Sourced from Wikivoyage. Text is available under the CC-by-SA 3.0 license.
Matthew Hartley
(WT-shared) Paul. at wts wikivoyage

Lancashire is a county in North West England. It takes its name from the city of Lancaster, which was the Roman camp (castrum) by the River Lune. The north is low-lying and agricultural, a series of resorts line the coast, while the south is industrial; to the east are the scenic Pennine moors and Forest of Bowland. Out of the moors surge rivers that in the Industrial Revolution were harnessed to drive mills - especially cotton mills, which Lancashire's soft water favours. Those mills spelt wealth for a few, but among those horrified by conditions in Lancashire were Mrs Gaskell, Marx and Engels, and George Orwell. Those enchanted by its rural wilds included Balzac, Conan Doyle and Tolkien.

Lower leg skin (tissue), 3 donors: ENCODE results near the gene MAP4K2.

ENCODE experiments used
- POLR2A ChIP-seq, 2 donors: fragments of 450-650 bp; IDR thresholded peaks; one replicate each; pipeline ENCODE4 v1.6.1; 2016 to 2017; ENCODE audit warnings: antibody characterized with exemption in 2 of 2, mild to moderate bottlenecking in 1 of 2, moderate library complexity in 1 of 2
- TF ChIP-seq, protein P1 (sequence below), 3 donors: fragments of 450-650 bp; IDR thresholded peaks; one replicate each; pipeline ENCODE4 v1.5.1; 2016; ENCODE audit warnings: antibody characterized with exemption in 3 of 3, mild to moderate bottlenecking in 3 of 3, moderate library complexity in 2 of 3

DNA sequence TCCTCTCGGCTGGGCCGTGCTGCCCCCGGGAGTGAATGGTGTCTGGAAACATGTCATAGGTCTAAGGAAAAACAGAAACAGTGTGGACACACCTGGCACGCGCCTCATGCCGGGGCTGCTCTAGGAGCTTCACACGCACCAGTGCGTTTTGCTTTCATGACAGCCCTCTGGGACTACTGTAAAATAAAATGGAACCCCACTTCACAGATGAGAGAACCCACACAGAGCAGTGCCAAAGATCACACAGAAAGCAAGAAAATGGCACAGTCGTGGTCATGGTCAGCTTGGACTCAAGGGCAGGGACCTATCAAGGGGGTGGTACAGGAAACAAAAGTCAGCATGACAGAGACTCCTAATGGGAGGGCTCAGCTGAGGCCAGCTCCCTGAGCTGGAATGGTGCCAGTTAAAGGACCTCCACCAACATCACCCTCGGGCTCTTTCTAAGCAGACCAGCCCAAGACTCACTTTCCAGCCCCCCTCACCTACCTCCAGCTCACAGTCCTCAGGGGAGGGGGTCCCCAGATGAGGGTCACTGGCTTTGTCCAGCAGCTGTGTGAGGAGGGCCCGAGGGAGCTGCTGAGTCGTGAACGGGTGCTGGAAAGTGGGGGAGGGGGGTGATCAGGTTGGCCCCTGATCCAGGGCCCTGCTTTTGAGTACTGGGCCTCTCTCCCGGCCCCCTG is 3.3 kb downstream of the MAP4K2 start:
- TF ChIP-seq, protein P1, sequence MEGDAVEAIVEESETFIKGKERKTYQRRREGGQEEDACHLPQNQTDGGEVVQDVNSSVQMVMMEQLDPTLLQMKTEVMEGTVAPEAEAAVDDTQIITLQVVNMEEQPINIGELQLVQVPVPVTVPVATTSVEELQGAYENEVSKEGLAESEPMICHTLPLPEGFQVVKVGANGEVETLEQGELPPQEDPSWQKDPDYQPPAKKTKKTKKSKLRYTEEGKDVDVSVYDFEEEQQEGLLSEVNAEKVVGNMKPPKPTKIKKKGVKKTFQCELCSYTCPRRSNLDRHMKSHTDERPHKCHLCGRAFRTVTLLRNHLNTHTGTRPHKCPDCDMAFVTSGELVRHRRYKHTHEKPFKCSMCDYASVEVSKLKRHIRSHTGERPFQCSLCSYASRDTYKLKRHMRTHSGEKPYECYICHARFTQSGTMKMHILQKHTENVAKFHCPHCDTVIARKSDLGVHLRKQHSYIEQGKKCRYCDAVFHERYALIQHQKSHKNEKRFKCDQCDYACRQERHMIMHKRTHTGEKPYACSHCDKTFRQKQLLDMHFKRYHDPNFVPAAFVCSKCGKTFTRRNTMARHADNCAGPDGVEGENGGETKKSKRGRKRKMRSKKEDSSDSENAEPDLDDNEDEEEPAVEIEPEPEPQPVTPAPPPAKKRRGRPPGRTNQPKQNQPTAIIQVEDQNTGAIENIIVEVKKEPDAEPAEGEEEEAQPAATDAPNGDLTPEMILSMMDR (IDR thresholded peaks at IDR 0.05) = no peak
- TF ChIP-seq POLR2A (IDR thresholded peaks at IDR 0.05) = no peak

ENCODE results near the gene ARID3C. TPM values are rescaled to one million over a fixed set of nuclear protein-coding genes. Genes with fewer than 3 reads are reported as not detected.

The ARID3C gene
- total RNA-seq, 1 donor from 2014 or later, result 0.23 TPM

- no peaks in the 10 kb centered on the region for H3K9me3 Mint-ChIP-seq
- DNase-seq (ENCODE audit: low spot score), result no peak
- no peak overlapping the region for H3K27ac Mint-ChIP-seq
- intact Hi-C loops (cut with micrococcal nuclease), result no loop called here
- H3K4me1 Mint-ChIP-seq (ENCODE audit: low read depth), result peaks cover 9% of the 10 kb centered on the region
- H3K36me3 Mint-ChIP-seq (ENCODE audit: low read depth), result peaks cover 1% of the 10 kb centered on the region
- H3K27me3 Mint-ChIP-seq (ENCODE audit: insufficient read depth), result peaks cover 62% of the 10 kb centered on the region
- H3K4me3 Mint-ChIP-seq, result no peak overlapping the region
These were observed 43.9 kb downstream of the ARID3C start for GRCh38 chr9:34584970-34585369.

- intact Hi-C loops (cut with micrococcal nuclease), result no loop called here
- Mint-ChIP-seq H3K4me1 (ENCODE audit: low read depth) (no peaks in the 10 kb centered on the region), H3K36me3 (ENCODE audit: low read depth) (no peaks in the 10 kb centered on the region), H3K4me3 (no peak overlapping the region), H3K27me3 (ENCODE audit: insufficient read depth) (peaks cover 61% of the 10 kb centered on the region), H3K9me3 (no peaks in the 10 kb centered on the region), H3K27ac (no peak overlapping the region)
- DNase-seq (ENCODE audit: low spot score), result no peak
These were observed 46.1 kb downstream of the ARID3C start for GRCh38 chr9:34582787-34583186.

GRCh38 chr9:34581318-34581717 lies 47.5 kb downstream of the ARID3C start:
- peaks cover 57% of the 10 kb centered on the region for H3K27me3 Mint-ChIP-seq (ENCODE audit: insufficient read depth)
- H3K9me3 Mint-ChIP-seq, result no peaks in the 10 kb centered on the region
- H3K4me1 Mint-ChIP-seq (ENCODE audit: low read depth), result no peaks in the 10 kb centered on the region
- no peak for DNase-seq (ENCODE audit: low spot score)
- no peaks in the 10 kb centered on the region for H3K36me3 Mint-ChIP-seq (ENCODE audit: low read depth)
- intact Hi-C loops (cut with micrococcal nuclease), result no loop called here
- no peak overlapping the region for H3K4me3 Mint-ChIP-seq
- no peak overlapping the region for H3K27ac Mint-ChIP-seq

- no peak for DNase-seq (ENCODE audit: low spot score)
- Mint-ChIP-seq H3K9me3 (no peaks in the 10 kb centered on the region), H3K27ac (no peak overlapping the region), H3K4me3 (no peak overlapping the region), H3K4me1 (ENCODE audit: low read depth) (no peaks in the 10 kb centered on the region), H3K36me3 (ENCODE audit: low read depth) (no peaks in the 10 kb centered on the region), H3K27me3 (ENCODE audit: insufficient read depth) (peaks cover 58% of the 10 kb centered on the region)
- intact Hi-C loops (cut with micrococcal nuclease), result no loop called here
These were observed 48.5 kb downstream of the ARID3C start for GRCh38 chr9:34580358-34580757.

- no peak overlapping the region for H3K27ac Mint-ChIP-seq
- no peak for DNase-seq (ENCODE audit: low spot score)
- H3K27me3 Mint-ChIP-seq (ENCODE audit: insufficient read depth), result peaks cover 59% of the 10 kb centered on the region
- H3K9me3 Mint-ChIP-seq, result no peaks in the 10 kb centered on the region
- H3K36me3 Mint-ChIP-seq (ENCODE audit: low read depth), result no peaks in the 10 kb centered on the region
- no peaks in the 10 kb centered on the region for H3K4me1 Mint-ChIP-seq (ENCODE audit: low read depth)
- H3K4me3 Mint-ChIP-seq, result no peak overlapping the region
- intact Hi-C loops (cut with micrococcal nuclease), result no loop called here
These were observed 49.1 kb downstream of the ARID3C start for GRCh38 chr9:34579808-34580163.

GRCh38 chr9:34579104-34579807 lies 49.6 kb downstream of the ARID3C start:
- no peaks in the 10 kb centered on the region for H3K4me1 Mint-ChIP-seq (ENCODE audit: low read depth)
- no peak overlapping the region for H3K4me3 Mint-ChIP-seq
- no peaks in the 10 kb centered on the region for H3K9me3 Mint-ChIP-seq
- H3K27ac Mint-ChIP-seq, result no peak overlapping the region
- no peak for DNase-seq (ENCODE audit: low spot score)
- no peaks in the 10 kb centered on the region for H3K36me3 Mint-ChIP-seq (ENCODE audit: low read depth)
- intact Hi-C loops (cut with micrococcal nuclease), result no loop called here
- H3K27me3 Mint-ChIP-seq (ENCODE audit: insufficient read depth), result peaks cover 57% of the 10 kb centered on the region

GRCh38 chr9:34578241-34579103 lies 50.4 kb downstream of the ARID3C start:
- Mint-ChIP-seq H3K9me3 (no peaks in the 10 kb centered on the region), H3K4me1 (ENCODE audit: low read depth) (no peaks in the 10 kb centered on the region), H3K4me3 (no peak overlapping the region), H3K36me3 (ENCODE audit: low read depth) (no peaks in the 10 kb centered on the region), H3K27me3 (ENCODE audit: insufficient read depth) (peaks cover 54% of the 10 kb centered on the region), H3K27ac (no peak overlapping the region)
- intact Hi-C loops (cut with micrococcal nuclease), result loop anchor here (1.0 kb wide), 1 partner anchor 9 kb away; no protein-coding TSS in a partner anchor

Lancashire was much reduced by the 1974 local government re-organisation: northerly Barrow-in-Furness was re-assigned to Cumbria, while Manchester and Liverpool / Merseyside became separate areas. This means that the most heavily industrial areas have parted, while the rural charms have remained. The county's balance has shifted in favour of the enchanting.

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